Is Python the “best” first coding language? What can you build with Python and what types of jobs could you get with Python skills? Hackbright Academy’s Director of Fellowship, Meggie Mahnken, explains the origins of Python, how Python is used by real developers, and why Hackbright Academy teaches Python. Here’s everything a beginner needs to know about learning Python (plus some great free resources to get started).
In the mid-1980s a dutch fellow named Guido van Rossum was working on an educational project to build a language for new coders called ABC. As a result of working on this project, Van Rossum became interested in language design, and that’s when he started working on Python. He made some unusual decisions, which really set Python apart from the zeitgeist at that time, and continue to make the language special today.
Indentation in Python
One of Van Rossum’s decisions was to make indentation meaningful, which is unusual in programming languages. Critics who thought this would make the language hard to use didn’t receive the idea very well, but this feature is part of the reason why Python is both readable and popular. Good code style and readability is enforced by the way you have to write Python. When I first learned about indentation in Python, it struck me as a reason for the language’s success.
Encouraging responsible coding
A lot of Python’s design is about encouraging developers to make good decisions, so that Python code is more readable. Although indentation is enforced in Python, a lot of other things are not enforced, so you have to be a responsible coder to actually write good Python. Unlike Java, Python doesn’t yell at you if you call a variable or function a particular name, and it doesn’t require you to define a type.
When I ask alumni or mentors what they use Python for in their jobs, this is what I hear:
Most big companies use Python for something. Yelp is a well-known Python shop. The creator of Python works at Dropbox, and much of Dropbox is built in Python.
Websites which use Python in some aspect:
Python is slower than other languages. There is a trade off between how high-level and abstract a programming language, is and how efficient it is in terms of memory usage and space usage. Python is not low-level, so it’s not as fast or efficient as a compiled, lower-level language, like Java or Rust. It’s less common to use Python to build distributed database systems or other systems where speed is incredibly important.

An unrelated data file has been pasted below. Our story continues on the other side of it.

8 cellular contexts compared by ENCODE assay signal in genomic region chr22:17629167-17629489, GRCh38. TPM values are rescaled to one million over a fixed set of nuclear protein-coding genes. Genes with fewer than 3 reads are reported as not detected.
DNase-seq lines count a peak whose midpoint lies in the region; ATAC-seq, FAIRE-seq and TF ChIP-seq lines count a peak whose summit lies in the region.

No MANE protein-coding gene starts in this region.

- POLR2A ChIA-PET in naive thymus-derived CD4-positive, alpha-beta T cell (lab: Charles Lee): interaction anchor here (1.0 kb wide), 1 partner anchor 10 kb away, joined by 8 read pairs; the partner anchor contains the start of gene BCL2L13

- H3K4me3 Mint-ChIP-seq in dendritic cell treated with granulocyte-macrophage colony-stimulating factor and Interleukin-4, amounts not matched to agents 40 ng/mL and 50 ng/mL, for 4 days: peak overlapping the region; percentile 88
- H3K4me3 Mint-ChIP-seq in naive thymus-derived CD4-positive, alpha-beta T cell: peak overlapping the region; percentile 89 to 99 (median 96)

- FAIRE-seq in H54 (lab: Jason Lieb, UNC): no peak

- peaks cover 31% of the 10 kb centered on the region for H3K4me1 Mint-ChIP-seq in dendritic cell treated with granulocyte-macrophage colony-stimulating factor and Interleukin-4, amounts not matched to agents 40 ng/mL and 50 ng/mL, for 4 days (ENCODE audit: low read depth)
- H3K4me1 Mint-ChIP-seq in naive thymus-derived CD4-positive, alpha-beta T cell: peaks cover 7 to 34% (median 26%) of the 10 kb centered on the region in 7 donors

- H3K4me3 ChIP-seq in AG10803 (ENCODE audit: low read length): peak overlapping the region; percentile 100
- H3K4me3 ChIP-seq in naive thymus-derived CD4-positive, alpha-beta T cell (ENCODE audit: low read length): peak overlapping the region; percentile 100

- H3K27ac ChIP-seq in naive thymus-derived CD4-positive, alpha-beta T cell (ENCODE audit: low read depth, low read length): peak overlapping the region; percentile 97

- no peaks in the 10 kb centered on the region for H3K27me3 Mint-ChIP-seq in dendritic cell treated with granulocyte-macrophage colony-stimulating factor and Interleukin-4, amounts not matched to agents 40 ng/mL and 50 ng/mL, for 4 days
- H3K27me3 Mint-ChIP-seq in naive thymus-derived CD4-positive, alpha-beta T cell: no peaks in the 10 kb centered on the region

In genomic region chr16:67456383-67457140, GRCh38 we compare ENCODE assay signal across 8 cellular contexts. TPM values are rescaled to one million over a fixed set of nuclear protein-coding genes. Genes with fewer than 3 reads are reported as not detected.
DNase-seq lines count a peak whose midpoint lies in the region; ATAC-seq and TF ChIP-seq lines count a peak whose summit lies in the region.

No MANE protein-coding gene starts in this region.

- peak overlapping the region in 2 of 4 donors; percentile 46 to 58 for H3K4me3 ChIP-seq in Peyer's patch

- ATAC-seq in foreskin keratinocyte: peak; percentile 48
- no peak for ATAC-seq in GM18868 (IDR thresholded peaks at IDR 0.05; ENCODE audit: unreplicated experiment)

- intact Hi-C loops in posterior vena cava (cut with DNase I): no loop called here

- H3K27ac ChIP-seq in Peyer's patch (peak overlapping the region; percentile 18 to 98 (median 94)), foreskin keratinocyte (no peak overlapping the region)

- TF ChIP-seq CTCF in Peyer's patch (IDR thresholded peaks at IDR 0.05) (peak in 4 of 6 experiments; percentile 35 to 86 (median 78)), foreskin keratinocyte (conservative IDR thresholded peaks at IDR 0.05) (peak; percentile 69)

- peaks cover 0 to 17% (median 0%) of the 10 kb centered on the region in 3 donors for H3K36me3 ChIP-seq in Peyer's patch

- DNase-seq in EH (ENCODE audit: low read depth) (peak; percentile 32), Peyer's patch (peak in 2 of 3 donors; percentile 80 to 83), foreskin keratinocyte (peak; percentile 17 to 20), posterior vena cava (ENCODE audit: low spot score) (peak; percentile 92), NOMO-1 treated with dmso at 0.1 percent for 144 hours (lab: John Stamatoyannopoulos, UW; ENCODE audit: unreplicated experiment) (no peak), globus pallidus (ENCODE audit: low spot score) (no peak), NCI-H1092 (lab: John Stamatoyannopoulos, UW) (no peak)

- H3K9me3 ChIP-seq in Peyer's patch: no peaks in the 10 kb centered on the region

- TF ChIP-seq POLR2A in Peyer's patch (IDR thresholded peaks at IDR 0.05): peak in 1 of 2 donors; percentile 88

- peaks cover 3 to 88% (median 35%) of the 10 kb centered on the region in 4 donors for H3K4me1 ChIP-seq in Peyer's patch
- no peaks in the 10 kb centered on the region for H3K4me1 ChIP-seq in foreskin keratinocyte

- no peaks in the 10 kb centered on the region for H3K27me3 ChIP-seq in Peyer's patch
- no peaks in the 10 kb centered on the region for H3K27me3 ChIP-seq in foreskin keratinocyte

There are also some concerns about scalability, although I know that you can make Python scalable with different implementations of the language, such as PyPy.
At Hackbright, we’ve stuck with Python because it has a design ethic that works really well for new programmers. The ideas central to the language of Python are summarized in an easter egg in the language, which is a poem called The Zen of Python:
Teaching Python helps our education staff encourage students to prioritize the pursuit of elegance, rather than trying to write the most clever or complicated program.
It’s also a really nice language for learning core computer science topics. Coding bootcampers need to learn those intermediate/advanced concepts that come in the second or third year of a computer science degree, like:
Python lets students stop thinking about syntax and just focus on problem solving. Hackbright students are excited to learn those computer science fundamentals, and Python doesn't get in their way.
At Hackbright Academy, we focus more on back-end web development, so we see most of our grads getting standard web development roles like Software Engineers, Web Developers, and Front-End Web Developers, working in Python or in other languages. The protocols, tasks, and the workflow you learn when you become a web developer will be a good foot in the door for technology jobs. We see a lot of grads going into web development first, then if they do eventually want to work in data science or scientific computing, then they can shift over once they’ve learned all of the core principles.
A couple of Hackbright grads have gone into Data Analytics or Data Science. Maybe they worked on a dev team or as a business analyst before attending Hackbright Academy, so they already had some general experience, but they needed to know Python in order to specialize. Python is the language if you want to go into machine learning or data science, and it has an excellent set of libraries for that type of work.
More high schoolers than ever are learning to code – find the right bootcamp to get a head start!
All the coding bootcamp news you may have missed in June.
Data expert (and General Assembly instructor) Craig Fryar's Intro to Data Visualization with Tableau